Figure 3 with 1 supplement see all
The overlap between sex-biased and tissue-biased genes in two types of sexes and tissues.

Male-biased genes in floral buds (M1BGs) (A) or flowers at anthesis (M2BGs) (B) overlapped with tissue-biased genes in floral buds (M1TGs) and flowers at anthesis (M2TGs). Female-biased genes in floral buds (F1BGs) (C) or flowers at anthesis (F2BGs) (D) overlapped with tissue-biased genes in floral buds (F1TGs) and flowers at anthesis (F2TGs).

Elevated protein evolutionary rates of male-biased genes in floral buds

We compared rates of protein evolution among male-biased, female-biased and unbiased genes in four species with phylogenetic relationships (((T. anguina, T. pilosa), T. kirilowii), Luffa cylindrica), including dioecious T. pilosa, dioecious T. kirilowii, monoecious T. anguina in Trichosanthes, together with monoecious Luffa cylindrica. To do this, we used the transcriptomes described above for T. pilosa. We also collected transcriptomes of T. kirilowii, as well as genomes of T. anguina and Luffa cylindrica (see Methods Section). We identified 1145 female-biased, 343 male-biased, and 2378 unbiased one-to-one orthologous groups (OGs) from floral buds. Additionally, we detected 45 female-biased, 13 male-biased, and 3782 unbiased one-to-one OGs from mature flowers in all four species. To quantify the rates of protein sequences, we separately calculated ω values for each sex-biased and unbiased orthologous gene using ‘two-ratio’ and ‘free-ratio’ branch models in juvenile and mature flowers (Figure 4 and Figure 4—figure supplement 1).

Figure 4 with 3 supplements see all
Violin plots of dN/dS values (0<ω<2) of female-biased, male-biased, and unbiased genes in floral buds and flowers at anthesis of Trichosanthes pilosa.

White dot indicates the median of dN/dS values for sex-biased and unbiased genes. Wilcoxon rank sum tests are used to test for significant differences (***p<0.0005, **p<0.005, and *p<0.05). The distributions of dN/dS values for female-biased, male-biased and unbiased genes in floral buds (A) and flowers at anthesis (B) using ‘two-ratio’ branch model. The distributions of dN/dS values for female-biased, male-biased and unbiased genes in floral buds (C) and flowers at anthesis (D) using ‘free-ratio’ branch model.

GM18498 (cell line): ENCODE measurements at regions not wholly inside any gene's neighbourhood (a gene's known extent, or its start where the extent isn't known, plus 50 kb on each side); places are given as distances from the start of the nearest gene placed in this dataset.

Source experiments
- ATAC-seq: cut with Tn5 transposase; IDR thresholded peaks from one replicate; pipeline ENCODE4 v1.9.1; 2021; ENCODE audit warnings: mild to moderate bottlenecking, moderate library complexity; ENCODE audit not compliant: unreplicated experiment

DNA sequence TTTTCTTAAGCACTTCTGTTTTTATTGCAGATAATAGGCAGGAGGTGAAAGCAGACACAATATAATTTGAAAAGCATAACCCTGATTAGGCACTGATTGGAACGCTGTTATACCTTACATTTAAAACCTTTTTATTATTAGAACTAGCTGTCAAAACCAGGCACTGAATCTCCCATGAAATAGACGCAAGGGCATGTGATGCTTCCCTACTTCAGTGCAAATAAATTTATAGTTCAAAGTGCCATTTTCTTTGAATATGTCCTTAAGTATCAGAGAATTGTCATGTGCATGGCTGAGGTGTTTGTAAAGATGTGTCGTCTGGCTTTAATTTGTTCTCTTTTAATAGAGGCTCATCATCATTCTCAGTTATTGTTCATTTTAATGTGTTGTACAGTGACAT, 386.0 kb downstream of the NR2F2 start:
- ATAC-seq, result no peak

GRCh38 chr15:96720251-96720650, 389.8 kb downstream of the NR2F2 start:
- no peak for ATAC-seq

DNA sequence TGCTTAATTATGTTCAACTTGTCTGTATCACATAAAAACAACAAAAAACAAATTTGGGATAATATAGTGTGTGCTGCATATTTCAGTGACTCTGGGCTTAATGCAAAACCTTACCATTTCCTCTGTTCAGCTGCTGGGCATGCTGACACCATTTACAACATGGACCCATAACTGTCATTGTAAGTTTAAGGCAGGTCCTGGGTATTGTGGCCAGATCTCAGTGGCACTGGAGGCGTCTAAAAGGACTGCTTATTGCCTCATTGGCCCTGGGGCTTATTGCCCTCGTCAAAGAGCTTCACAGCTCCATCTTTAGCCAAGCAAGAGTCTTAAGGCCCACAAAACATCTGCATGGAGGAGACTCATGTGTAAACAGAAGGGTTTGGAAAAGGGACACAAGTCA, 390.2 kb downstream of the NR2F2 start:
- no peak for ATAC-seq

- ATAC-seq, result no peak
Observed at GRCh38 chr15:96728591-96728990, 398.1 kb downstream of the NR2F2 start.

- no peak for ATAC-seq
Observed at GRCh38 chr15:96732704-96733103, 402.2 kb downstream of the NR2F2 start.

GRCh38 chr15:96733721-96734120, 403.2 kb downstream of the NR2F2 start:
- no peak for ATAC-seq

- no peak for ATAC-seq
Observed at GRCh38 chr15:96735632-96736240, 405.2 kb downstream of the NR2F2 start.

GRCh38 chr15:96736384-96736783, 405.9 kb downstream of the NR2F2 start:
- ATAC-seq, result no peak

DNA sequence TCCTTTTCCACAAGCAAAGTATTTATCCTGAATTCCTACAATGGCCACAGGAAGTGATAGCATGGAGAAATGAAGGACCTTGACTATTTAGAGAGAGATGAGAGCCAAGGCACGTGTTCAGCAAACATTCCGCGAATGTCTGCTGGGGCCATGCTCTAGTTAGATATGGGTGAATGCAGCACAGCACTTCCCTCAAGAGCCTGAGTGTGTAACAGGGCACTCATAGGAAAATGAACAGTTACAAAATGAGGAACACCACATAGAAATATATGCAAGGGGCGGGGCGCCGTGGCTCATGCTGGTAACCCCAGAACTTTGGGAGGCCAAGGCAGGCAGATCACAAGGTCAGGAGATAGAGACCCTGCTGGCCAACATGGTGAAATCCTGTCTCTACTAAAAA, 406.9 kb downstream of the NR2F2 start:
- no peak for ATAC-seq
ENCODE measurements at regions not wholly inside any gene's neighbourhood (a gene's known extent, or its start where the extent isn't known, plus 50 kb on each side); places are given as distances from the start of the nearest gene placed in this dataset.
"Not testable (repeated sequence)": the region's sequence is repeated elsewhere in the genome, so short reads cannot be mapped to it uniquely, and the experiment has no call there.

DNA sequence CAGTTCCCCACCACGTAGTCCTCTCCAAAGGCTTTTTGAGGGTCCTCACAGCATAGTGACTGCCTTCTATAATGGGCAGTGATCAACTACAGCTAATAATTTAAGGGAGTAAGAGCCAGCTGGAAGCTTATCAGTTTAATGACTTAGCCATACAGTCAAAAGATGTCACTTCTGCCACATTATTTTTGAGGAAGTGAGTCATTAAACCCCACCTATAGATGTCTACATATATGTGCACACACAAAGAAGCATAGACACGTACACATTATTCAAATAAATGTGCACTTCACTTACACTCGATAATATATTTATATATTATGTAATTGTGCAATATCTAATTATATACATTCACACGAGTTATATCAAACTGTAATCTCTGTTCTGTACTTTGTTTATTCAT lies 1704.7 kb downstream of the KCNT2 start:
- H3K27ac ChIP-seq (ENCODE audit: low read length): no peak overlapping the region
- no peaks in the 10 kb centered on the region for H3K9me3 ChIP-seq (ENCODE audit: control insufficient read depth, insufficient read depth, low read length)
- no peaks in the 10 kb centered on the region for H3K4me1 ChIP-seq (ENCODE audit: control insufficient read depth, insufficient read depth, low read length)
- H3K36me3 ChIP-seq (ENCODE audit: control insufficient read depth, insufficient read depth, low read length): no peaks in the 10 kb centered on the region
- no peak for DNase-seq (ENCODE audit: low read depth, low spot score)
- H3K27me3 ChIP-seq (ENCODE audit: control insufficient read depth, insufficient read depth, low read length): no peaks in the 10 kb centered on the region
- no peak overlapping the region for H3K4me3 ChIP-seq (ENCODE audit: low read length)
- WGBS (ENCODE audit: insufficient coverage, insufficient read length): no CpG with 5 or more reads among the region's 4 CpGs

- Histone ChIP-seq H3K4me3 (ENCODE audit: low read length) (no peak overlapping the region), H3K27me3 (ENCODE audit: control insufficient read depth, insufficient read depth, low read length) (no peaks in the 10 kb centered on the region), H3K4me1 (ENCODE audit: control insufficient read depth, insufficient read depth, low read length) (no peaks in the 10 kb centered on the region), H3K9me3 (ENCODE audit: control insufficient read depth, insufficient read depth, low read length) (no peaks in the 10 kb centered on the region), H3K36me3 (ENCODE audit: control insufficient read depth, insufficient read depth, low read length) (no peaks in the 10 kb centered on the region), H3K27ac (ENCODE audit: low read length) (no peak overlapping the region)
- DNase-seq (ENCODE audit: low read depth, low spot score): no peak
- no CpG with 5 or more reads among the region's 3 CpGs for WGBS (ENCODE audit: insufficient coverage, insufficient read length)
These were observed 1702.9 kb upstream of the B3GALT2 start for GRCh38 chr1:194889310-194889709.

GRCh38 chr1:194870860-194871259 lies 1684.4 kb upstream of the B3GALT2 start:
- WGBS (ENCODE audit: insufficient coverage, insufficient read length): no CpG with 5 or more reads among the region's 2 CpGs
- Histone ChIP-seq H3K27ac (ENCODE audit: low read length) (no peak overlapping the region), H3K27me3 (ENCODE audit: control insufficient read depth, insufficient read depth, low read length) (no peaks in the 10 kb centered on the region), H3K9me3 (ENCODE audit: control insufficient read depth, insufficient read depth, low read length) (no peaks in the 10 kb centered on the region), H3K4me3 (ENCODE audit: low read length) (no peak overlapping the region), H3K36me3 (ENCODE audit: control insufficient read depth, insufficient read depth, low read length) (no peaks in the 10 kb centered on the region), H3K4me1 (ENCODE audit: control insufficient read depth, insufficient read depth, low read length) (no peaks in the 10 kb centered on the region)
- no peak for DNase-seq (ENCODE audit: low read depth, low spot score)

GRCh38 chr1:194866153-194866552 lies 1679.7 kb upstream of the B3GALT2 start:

The two-ratio branch model, where the foreground (dioecious branches) has a different ω value relative to the background (all other branches), is better supported than the fixed-ratio branch model, where all branches are constrained to have the same ω value. In the results of the ‘two-ratio’ branch model, the median of ω values in female-biased, male-biased, and unbiased genes were 0.227, 0.257, and 0.230 in floral buds, respectively (Figure 4A and Supplementary file 4). We observed that male-biased genes had a 13.22% and 11.74% higher median than female-biased and unbiased genes in floral buds, respectively. The difference in the distribution of ω values between female-biased versus male-biased genes (p=0.0021) and male-biased versus unbiased genes (p=0.0051) was statistically significant in Wilcoxon rank sum tests. However, we did not find a significant difference in ω values between female-biased and unbiased genes in floral buds (Wilcoxon rank sum test, p=0.4618). In flowers at anthesis, the median of ω values for female-biased, male-biased, and unbiased genes were 0.269, 0.177, and 0.231, respectively (Figure 4B and Supplementary file 4). However, there was no statistically significant difference in the distribution of ω values using Wilcoxon rank sum tests for female-biased versus male-biased genes (p=0.0556), female-biased versus unbiased genes (p=0.0796), and male-biased versus unbiased genes (p=0.3296) possibly because of limited statistical power due to the low number of sex-biased genes in flowers at anthesis.